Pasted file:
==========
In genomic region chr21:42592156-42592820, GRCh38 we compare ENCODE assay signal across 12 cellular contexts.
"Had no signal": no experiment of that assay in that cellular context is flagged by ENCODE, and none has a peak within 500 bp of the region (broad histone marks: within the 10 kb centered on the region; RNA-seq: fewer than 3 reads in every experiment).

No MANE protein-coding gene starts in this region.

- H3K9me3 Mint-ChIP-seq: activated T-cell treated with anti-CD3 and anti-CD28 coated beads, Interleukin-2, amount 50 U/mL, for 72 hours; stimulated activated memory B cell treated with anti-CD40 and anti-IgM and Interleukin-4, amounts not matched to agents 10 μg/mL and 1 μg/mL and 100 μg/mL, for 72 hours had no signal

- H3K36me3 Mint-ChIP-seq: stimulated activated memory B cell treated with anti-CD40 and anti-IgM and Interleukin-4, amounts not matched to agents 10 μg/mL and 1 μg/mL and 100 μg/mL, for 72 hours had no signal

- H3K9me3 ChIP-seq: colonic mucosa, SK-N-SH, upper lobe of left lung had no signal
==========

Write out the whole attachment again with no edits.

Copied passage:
In genomic region chr21:42592156-42592820, GRCh38 we compare ENCODE assay signal across 12 cellular contexts.
"Had no signal": no experiment of that assay in that cellular context is flagged by ENCODE, and none has a peak within 500 bp of the region (broad histone marks: within the 10 kb centered on the region; RNA-seq: fewer than 3 reads in every experiment).

No MANE protein-coding gene starts in this region.

- H3K9me3 Mint-ChIP-seq: activated T-cell treated with anti-CD3 and anti-CD28 coated beads, Interleukin-2, amount 50 U/mL, for 72 hours; stimulated activated memory B cell treated with anti-CD40 and anti-IgM and Interleukin-4, amounts not matched to agents 10 μg/mL and 1 μg/mL and 100 μg/mL, for 72 hours had no signal

- H3K36me3 Mint-ChIP-seq: stimulated activated memory B cell treated with anti-CD40 and anti-IgM and Interleukin-4, amounts not matched to agents 10 μg/mL and 1 μg/mL and 100 μg/mL, for 72 hours had no signal

- H3K9me3 ChIP-seq: colonic mucosa, SK-N-SH, upper lobe of left lung had no signal